Q&A: Cutie and the Boxer director Zachary Heinzerling

01/24/2014 11:00 AM |

Heinzerling (center) with the Shinoharas at the Sundance Film Festival.

  • Sundance
  • Heinzerling with the Shinoharas at the Sundance Film Festival.

Following last week’s announcement of Oscar nominations, there was much talk of snubs and slights, but then there were films whose place on the list was just another affirmation of their greatness. Among them was Brooklyn-based director Zachary Heinzerling’s documentaryCutie and the Boxer, which tells the heartbreaking yet uplifting story of Ushio and Noriko Shinohara, two Japanese artists (who also happen to be married) living in New York City. Since the film’s release, it has slowly gained the word-of-mouth momentum that drives documentaries into the public consciousness and proved to be one of the most well-crafted portraits of a not-so-perfect but ultimately loving marriage to grace the silver screen in quite a while. We spoke with Heinzerling about his film, its unlikely stars and what art teaches us about love and vice versa.


What inspired you to follow the Shinoharas?

Well, the film started about five years ago and I was introduced to them by a friend of mine, [photographer] Patrick Byrnes. He showed me some photos of them and their space. We thought it would be interesting to do a short film so we went over one afternoon and did a day-in-the-life-style video of the two of them working on their art and a short interview. I think there was just a knowledge that they were this extremely unique couple and right off the bat the environment that they lived in and the kind of authentic sort of artists’ lifestyle that they led was really attractive. I was 24 at the time and had this romantic idea of the artist’s lifestyle of the seventies. In some ways they were still living that today. Their space is 40 years of paint dripping on the floor and books and magazines and photographs of other famous artists all over the place. It was just this shrine to an era of New York and the sort of high point, culturally, in New York that I idealized and wanted to be in. Soon, I just wanted to be friends with them so the relationship started there and they were welcoming. They’re really proud of the way they live, I think. We both were in the project for different reasons, but ultimately we both wanted the film to happen.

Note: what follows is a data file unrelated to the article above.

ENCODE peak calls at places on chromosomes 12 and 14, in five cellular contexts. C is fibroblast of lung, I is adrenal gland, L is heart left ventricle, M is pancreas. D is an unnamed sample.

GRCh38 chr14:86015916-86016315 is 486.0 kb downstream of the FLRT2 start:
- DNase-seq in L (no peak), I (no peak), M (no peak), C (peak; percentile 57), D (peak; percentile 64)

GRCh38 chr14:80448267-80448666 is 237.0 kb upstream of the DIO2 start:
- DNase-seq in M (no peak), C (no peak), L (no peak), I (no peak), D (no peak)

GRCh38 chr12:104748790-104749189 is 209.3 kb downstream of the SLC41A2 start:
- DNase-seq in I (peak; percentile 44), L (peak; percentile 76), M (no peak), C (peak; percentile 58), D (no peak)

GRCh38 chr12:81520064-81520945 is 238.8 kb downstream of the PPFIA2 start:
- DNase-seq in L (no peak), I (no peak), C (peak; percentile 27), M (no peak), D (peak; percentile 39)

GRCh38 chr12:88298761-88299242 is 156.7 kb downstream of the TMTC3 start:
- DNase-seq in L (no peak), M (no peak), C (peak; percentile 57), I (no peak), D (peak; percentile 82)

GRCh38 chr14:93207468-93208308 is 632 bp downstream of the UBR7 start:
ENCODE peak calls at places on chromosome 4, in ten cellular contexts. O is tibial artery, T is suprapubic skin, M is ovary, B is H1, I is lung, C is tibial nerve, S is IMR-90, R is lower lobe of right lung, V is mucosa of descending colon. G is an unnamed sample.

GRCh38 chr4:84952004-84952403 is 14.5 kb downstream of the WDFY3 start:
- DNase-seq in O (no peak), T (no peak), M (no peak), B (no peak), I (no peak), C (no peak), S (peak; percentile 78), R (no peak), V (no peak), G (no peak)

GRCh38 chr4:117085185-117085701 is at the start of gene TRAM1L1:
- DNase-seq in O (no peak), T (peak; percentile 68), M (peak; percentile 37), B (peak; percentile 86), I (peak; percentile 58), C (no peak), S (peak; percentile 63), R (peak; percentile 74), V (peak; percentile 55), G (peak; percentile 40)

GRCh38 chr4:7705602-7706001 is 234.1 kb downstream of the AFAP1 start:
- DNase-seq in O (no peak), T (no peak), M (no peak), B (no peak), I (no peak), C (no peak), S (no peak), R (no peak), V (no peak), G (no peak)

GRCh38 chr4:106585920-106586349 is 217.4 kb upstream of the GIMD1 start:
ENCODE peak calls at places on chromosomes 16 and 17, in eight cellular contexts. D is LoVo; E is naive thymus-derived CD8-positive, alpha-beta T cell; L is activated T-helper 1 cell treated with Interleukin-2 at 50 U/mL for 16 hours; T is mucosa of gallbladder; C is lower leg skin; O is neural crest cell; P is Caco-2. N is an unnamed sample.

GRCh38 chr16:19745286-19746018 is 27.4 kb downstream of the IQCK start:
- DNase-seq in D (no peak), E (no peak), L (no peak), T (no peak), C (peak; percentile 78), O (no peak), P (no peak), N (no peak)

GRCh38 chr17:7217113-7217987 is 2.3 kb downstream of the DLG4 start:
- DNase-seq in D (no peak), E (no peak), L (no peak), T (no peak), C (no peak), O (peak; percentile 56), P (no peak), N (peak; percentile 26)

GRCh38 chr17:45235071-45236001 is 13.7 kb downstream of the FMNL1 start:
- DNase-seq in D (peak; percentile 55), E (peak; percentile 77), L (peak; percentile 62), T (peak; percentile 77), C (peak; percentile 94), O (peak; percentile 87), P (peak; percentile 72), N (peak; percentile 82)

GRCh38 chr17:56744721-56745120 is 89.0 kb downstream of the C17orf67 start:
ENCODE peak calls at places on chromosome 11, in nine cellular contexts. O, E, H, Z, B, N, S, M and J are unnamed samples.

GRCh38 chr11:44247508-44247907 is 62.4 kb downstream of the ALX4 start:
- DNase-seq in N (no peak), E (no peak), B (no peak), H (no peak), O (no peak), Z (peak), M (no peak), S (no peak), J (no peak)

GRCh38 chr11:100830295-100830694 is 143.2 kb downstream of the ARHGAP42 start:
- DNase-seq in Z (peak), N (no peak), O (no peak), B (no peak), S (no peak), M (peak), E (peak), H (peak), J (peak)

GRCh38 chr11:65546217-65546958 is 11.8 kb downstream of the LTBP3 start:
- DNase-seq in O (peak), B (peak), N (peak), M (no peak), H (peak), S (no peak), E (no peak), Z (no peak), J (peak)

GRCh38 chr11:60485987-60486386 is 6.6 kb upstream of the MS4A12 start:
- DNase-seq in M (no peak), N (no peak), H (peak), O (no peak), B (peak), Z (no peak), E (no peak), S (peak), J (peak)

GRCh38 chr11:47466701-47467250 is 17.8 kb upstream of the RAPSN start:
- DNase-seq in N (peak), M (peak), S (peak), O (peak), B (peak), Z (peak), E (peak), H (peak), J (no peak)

What do you think that the Shinoharas were in it for?

Obviously, they’re artists so they’re interested in their art being promoted and publicized. I think for Ushio, he loved the camera. He always loved media. His art is performance. In a way you have to watch the performance to experience the art. And I think also because we were American—they’re very well-known in Japan, but less well-known in the U.S. They’ve had several documentaries made about them by Japanese TV companies. For Noriko, she really was eager to have her story told. In every film, it’s always Ushio that gets the attention and she is in his shadow or second priority. I think when it was clear that I was interested in her work, she was excited.